From Rimouski to Trois Rivieres, from Montreal to Laval, the casseroles pot banging protests have broken our isolation, introduced us to neighbors we never knew we had, and gotten us talking about what kind of society we want to see.

They have brought us into the streets, and given us a taste of the incredible power we wield when we work together.

The students are not selfish. On the contrary they have sacrificed their own semesters for the well being of future generations. They have initiated a broad social conversation about our priorities, our goals.

When we have that conversation, we inevitably come to the conclusion that we need change. And the desire for change is an incendiary threat to the powers that be.

This is why we have been so viciously vilified by a media elite who feel their control slipping. What is happening in Quebec is a serious challenge to the status quo, and the pundits who have spent months aiming their most vicious invective at this movement cannot understand how it stands, unbowed, to fight another day.

Last Saturday I spent the day escorting an independent documentary filmmaker and activist from Toronto around to a couple of the protests. We talked for hours about protest, and solidarity and the possibility of a better world. She asked how this movement carried on, and had not yet been beaten into submission or forced into compliance as so many others are.

We agreed that perhaps it was the joy, the love, the community and the solidarity in our streets which had struck a nerve.

As many reasons as there are to be angry, maybe people need a reason to be hopeful. Perhaps Jack Layton was onto something with his message of "love, hope and optimism."

We need a movement not of anger, which discourages and demoralizes us in the face of a Sisyphian struggle, but of love and hope.

Our greatest weapon is our love. A journalist today asked what made people return to the street each night, often for five or six hours at a stretch. What gave people the physical strength to do that?

I don't believe it's anger, or rage, although that is certainly part of it. When you walk in our streets, when you see the grey hair and the strollers, when you see your hope, your joy and your love reflected in the brilliant smiles on each face you pass, when you realize that you are not alone, it does something to you.

We are in the street not for ourselves, but for each other. The intoxicating realization that together, we have the power to build the world we want to see is like a drug. The realization that this upside down world is no more inevitable than the thousand year reich is empowering, and floods us with more strength than we ever knew we had.

My filmmaker friend has a tattoo on her arm which reads "love is the movement." She says it speaks to the fact that we all do what we do out of love. Love for each other, love for the planet, love for the generations to come.

The phrase has stuck with me in the days since, tugging away at my brain. Our love is our strength. We are not so far gone, we are not so lost that we have stopped caring about each other.

Our love is our most potent weapon, and the one our enemies cannot understand, or defeat. Contrary to what we are taught, we are not motivated solely by self-interest. We are in this for each other, we just forget that fact sometimes.

We are at a moment of great possibility, of great promise. But it is also a moment of great danger. This is our chance to clean up the mess we have made, but if we fail, yet again, we risk the spiral of violence Hedges describes.

Far from inevitable, our system is profoundly unsustainable. In its slavish adherence to the mantra of greed, it grows uncontrollably, beyond the limits of what it can control.

This system will come apart at the seams, and we must step in and fix it before it blows up. Not for ourselves, but for each other, and for our children.

Hedges concludes: "There still is time to act. There still are mass movements to join. If the street protests in Quebec, the most important resistance movement in the industrialized world, spread to all of Canada and reach the United States, there remains the possibility of hope."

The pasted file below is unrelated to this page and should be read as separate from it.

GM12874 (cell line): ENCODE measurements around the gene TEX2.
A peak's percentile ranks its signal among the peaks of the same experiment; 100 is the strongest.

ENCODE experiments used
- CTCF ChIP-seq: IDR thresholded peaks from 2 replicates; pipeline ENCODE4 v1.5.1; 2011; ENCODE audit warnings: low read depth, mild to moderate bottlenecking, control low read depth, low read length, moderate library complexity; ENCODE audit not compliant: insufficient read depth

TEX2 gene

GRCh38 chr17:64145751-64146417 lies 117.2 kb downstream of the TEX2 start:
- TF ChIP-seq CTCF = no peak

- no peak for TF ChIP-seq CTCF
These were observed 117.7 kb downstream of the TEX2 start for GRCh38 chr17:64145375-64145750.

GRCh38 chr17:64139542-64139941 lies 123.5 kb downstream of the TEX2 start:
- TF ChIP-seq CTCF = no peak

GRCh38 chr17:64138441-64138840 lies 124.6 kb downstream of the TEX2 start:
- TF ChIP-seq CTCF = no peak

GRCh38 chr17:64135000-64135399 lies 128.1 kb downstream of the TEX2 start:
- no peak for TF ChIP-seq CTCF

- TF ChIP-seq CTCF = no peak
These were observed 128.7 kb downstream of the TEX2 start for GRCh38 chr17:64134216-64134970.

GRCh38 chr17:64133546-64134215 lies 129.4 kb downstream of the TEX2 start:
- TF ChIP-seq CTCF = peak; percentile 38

In 72 hours, the idea of Casseroles Night in Canada spread to over 70 locations across Canada and internationally. One week later casseroles took place in over 125 locations around the world. From Paris to Montevideo, Brussels to New York.

Call it austerity, call it insanity, but our system is broken. From one corner of the globe to the other, this knowledge unites us.

Quebec is our beachhead, our inspiration. It starts here, but it will not end here. Be brave, be bold, be loving, be joyful. Now is our moment, we may not get another one.

For my brothers and sisters here in Quebec: ne lache pas! The whole world is watching, and taking strength from your courage. As I write these words I am watching massive police brutality in our streets on CUTV, whose camera crew was attacked, yet again, and forced off air. Stay strong, stay united and keep fighting. Your sacrifices, your injuries, are not in vain.

They beat you, ridicule you, harangue you and mock you because you're right. And because you're winning.

We all struggle for a better world in our own way. If we are to succeed we need the realization that our disparate gripes have a common cause. We need a single, unified movement of resistance and we need it right now, not a moment later.

It starts with you. Grab a pot, a spoon and step outside. Talk to your neighbors, dance in the street. You have the power, and now is the time, for now is all the time there may ever be.

 

Please check out the Casseroles Night in Canada Facebook page for more information on how you can support Quebec's social movement, and protest Harper's budget at the same time! This Wednesday, everywhere in the world!

Follow me on Twitter, good judgement to the contrary, I do sometimes feed the trolls: @EthanCoxMTL

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Comments

Everyone keeps asking where to get money from for bailouts?  Taxpayers are broke after all.  I keep telling anyone who will listen to just seize the assets of billionaires and put that to a good cause.  After all saving the world is a good thing isn't it?  Who needs such a riduculous amount of wealth anyway?  

Right on Ethan!  Thanks for the amazing work!  Yes we are there out of love!  Love of our neighbors, our country and our future.  My deepest compassion to our brothers and sisters who are trying to sabotage our simple and truthful quest towards a better world! 

Once again, thank you for your hard work.  We the people hold the power! 

-DomNation

Love, now that's a revolutionary concept:

At the risk of seeming ridiculous, let me say that the true revolutionary is guided by great feelings of love. It is impossible to think of a genuine revolutionary lacking this quality.

Che Guevara, Socialism and Man in Cuba.